Hope today stays warm.

cheers, parsnip

Heather said...

How sad that the barn owls are starving, and probably other species too. My husband puts meal worms out regularly - the birds love them, don't they? You would think that the sheep would eat what you put out for them if they were hungry, even if they did prefer fresh grass. If it's like this before Christmas it makes me wonder what might be in store for us in the New Year. Glad you are well stocked up.

Tess Kincaid said...

Ours hasn't melted, and looks like it will be a white Christmas at the manor. Stay safe and warm, my friend.

George said...

It seems to be frigid everywhere, Pat, no higher than 27 degrees F here in Maryland, and Grizz woke up to 4 degrees this morning in Ohio. Even Florida is under a freeze, which is threatening our citrus crops, among other things. You are a good steward to be providing food the wildlife during these challenging periods. Just remember, this too shall pass and the red buds of spring will be soon upon us. Merry Christmas.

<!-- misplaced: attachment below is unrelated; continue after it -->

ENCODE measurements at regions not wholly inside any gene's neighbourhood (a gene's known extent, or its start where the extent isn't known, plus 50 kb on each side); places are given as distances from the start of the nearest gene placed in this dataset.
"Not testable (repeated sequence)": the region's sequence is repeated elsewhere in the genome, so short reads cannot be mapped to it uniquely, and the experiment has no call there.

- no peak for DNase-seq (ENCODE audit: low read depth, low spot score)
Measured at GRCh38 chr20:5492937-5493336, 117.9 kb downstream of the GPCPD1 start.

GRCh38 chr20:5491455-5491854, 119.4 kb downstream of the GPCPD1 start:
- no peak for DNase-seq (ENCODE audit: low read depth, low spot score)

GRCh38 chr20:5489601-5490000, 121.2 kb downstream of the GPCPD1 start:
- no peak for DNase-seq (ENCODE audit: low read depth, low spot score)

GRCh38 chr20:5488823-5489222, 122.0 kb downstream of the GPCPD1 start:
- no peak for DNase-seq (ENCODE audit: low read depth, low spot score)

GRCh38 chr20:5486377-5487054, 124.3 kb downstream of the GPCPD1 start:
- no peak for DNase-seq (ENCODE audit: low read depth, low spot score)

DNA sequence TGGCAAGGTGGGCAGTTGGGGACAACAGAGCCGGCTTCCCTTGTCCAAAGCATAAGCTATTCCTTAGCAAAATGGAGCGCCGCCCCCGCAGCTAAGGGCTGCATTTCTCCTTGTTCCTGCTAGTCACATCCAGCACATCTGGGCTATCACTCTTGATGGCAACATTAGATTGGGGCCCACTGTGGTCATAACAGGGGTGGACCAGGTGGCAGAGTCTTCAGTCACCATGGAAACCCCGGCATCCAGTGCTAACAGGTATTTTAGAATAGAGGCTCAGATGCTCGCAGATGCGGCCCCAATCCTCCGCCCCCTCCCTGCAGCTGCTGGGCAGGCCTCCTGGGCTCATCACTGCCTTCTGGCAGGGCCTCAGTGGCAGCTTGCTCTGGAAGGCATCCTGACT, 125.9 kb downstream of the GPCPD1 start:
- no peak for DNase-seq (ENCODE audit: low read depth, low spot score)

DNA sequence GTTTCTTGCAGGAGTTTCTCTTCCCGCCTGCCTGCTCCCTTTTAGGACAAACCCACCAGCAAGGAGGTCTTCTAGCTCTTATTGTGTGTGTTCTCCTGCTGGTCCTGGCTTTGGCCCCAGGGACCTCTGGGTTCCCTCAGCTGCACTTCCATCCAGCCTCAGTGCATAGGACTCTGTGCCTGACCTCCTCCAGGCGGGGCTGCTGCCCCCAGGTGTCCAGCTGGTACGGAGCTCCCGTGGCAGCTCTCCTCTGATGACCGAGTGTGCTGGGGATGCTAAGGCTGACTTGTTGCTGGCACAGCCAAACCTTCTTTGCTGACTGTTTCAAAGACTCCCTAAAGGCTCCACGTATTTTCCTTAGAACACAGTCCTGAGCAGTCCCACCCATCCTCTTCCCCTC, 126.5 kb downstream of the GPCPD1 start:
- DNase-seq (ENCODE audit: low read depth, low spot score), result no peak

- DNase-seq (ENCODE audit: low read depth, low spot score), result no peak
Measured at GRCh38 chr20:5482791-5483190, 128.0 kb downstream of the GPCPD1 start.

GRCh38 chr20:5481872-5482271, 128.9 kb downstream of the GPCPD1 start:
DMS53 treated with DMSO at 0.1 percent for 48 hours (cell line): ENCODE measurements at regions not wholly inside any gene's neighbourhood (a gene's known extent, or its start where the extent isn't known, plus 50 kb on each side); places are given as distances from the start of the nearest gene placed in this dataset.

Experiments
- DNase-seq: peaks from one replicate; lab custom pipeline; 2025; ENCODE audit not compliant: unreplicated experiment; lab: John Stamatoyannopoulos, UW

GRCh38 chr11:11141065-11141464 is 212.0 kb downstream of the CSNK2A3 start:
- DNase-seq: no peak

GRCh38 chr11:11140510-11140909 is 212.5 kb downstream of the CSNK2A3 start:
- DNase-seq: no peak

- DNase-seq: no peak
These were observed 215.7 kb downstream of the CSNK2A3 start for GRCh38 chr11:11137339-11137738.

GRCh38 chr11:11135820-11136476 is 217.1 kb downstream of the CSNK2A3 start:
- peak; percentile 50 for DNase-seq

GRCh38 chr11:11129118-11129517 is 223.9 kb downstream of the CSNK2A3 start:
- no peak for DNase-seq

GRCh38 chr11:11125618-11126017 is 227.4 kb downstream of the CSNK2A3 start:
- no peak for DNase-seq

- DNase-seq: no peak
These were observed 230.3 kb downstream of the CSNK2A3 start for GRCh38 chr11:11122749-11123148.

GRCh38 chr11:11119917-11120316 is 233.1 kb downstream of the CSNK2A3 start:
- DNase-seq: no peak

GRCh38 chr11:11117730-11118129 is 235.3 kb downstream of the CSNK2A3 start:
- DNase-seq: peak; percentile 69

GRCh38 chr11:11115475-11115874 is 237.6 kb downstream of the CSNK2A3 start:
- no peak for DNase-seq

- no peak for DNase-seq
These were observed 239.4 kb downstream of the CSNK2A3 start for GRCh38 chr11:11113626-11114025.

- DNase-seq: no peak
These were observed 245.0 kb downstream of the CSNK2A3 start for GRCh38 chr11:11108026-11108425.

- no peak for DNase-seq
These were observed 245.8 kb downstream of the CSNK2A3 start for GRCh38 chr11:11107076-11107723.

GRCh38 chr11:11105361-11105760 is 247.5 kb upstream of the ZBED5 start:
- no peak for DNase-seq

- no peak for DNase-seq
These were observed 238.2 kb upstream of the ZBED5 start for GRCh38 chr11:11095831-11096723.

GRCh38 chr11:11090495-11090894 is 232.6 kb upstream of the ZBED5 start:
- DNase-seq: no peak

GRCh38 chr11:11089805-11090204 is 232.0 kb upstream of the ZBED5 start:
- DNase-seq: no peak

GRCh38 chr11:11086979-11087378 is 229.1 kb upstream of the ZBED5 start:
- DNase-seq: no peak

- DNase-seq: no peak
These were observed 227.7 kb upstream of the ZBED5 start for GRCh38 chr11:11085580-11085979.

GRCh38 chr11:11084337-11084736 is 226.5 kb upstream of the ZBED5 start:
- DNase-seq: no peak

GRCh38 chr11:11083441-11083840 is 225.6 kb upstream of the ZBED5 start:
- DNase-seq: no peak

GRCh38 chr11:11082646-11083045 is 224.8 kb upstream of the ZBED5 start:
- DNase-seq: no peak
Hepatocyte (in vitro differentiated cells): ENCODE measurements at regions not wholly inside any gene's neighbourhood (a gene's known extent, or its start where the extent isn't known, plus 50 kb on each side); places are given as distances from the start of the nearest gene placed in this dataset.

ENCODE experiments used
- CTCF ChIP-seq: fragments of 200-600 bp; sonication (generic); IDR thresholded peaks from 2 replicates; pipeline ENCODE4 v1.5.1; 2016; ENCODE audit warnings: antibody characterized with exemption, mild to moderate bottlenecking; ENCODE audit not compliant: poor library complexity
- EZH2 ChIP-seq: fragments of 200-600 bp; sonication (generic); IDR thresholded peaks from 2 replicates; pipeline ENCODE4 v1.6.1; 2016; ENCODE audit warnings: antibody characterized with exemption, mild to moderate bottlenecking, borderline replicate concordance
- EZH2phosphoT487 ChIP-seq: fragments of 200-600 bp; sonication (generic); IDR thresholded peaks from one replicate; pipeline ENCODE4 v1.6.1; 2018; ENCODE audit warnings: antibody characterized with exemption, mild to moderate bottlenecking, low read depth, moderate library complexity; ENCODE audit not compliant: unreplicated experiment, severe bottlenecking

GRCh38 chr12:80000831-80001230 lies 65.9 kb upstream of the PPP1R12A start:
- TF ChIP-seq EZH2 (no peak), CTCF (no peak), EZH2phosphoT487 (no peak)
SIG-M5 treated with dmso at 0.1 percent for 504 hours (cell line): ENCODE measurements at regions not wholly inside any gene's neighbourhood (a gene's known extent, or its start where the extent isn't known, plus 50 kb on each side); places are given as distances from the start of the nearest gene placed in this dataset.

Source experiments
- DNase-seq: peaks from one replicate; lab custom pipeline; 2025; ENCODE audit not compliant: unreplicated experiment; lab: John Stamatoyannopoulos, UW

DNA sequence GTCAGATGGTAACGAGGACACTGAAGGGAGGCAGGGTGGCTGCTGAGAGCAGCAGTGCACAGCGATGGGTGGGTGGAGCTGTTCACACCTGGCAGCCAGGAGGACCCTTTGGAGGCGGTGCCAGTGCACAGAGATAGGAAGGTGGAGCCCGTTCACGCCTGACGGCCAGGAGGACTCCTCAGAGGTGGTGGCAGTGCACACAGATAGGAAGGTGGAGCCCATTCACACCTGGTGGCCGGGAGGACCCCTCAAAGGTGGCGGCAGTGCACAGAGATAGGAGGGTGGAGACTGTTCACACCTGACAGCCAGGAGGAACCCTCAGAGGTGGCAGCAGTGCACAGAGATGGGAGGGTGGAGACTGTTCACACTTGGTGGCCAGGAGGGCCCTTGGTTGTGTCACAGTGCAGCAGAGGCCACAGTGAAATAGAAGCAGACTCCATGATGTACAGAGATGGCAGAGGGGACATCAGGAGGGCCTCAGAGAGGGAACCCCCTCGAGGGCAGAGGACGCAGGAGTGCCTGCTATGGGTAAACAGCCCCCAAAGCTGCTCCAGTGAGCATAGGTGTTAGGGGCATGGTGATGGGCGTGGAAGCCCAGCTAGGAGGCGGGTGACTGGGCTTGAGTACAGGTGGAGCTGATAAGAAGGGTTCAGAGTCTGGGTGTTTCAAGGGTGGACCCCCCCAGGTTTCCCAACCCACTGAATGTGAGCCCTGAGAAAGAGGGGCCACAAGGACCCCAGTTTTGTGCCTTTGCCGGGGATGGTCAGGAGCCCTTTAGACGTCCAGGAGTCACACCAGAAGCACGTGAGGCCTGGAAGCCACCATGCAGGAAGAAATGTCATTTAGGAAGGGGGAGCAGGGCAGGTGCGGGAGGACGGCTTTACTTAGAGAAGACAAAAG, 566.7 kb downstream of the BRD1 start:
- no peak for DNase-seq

Tom Stephenson said...

After stopping doing so about a year ago, I have begun throwing kitchen scraps out of our town window again for the sake of the gulls, feral pigeons, crows and wag-tails. I will moan about the bloody gulls again next spring, and I will pretend to look forward to the demise of the feral pigeons again next summer due to the coming winter cold, but I cannot bear to throw away good food whilst watching creatures die for the lack of it outside, whilst I am cozy indoors.

ChrisJ said...